The U.S. Olympic and Paralympic Committee will allow athletes to raise their fists or kneel during the national anthem at the 2021 Summer Olympic trials.
The committee announced the decision in a nine-page document that outlined acceptable forms of peaceful demonstration. Hats or face masks with phrases such as “Black Lives Matter” or words like “equality” and “justice” are acceptable because they involve “advancing racial and social justice,” ABC News reported Tuesday. (RELATED: ‘What They’re Doing Is Very Divisive’: Jason Whitlock Blasts Kneeling Players)
However, the committee has banned forms of demonstration that interfere with competition, or forms with hate symbols outlined by the Anti-Defamation League (ADL), according to ABC News. The list of hate symbols on the ADL website includes “anti-Antifa images.”
While the committee will not sanction athletes that participate in acceptable demonstrations, its document states that it cannot stop third parties from “making statements or taking actions of their own.” At the Olympic Games in Tokyo this summer, those third parties will include the International Olympic Committee (IOC), ABC News reported.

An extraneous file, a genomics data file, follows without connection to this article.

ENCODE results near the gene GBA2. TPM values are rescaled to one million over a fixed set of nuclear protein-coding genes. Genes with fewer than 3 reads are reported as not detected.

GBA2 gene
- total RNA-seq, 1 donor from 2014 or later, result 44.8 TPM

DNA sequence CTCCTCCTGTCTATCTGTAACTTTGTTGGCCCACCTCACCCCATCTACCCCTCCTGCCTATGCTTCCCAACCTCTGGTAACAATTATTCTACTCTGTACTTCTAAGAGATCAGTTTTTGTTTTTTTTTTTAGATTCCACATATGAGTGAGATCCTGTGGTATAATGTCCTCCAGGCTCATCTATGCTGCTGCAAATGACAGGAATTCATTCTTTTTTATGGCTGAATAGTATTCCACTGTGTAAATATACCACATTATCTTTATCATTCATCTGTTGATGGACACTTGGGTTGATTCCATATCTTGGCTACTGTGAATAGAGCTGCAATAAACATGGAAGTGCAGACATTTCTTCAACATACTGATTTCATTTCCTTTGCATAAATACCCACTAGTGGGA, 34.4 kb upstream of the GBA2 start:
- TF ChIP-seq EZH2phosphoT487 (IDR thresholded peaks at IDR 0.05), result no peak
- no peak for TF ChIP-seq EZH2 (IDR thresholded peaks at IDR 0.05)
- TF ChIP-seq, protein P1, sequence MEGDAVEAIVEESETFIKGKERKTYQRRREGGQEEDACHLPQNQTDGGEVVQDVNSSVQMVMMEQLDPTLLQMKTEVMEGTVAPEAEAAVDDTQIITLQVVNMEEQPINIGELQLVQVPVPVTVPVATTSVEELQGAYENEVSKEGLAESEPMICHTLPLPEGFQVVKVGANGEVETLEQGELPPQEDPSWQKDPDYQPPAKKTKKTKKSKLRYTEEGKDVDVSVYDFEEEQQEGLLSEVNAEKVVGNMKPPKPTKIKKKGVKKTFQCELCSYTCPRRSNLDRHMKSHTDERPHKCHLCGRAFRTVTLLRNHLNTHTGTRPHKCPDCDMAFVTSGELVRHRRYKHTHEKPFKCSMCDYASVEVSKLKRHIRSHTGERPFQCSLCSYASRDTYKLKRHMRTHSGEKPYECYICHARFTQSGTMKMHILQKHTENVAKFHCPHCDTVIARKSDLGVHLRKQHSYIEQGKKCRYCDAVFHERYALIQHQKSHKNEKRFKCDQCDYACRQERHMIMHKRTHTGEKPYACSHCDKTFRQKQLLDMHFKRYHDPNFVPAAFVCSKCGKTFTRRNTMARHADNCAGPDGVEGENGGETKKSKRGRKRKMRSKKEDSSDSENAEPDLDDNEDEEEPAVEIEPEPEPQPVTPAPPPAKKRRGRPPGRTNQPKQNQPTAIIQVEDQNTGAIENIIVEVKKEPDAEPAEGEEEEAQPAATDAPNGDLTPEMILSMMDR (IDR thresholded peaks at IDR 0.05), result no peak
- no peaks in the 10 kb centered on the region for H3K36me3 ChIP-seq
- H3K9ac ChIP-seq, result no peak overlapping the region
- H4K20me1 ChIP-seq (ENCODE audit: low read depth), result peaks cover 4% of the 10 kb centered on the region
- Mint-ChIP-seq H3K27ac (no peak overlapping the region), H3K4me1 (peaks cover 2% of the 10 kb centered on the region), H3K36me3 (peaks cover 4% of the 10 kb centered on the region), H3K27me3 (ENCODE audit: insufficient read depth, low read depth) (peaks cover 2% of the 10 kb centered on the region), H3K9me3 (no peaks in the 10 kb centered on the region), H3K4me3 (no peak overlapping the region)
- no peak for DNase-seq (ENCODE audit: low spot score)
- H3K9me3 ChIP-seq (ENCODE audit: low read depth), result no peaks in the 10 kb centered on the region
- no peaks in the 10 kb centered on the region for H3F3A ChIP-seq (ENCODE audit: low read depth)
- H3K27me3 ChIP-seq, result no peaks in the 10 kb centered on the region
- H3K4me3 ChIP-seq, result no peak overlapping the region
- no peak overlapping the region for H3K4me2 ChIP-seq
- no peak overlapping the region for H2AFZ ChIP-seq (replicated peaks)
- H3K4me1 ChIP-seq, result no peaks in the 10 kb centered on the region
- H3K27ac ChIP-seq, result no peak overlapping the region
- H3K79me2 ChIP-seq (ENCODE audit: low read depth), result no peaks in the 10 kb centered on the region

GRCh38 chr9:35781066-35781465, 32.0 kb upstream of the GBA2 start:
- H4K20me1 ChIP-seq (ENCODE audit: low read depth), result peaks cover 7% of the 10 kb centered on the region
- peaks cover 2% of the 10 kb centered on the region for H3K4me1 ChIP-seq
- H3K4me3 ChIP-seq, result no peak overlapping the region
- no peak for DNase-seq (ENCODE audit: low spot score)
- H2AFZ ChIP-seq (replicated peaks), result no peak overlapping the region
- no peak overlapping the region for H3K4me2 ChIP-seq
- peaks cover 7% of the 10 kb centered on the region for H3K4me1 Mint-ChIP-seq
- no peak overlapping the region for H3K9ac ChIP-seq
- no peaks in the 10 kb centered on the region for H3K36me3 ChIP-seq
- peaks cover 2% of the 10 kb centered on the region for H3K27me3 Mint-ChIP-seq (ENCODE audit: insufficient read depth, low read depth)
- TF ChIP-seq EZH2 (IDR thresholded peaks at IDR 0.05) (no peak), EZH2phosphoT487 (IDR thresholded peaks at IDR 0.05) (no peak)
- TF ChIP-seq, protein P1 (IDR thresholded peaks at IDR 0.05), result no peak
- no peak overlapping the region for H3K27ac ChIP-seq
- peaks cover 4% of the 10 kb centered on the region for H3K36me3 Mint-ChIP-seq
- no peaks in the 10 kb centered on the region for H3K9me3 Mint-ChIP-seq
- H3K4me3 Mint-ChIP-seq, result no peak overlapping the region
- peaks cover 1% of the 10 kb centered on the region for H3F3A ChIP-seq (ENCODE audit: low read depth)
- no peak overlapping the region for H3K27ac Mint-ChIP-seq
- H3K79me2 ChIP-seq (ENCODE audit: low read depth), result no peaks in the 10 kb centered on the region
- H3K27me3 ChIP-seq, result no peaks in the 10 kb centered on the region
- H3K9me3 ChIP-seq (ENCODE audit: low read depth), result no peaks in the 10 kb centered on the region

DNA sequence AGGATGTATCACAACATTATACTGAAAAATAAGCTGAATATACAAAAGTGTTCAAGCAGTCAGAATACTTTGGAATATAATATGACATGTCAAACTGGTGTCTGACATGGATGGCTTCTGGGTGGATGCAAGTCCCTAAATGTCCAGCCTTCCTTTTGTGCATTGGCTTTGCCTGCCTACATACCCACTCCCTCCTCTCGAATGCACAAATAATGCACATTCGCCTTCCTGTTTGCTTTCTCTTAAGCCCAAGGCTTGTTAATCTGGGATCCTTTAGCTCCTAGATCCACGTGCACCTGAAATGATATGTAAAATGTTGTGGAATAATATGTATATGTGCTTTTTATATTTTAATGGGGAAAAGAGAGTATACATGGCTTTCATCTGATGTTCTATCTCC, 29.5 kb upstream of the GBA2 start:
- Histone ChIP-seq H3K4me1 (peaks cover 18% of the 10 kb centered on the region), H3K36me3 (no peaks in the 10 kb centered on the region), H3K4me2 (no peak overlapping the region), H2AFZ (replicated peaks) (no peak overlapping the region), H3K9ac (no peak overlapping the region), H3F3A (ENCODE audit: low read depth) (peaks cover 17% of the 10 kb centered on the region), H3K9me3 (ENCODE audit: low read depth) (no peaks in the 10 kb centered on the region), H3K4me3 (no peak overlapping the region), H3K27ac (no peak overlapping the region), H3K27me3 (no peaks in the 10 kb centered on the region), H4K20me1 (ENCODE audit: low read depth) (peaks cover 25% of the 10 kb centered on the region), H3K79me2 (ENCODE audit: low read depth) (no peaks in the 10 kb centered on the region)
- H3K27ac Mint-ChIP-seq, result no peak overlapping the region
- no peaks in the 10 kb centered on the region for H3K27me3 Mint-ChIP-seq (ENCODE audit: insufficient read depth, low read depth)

“No kind of demonstration or political, religious or racial propaganda is permitted in any Olympic sites, venues or other areas,” the IOC’s Rule 50 states, upholding the Olympic Games’ mission to keep the competition focused on the athletes.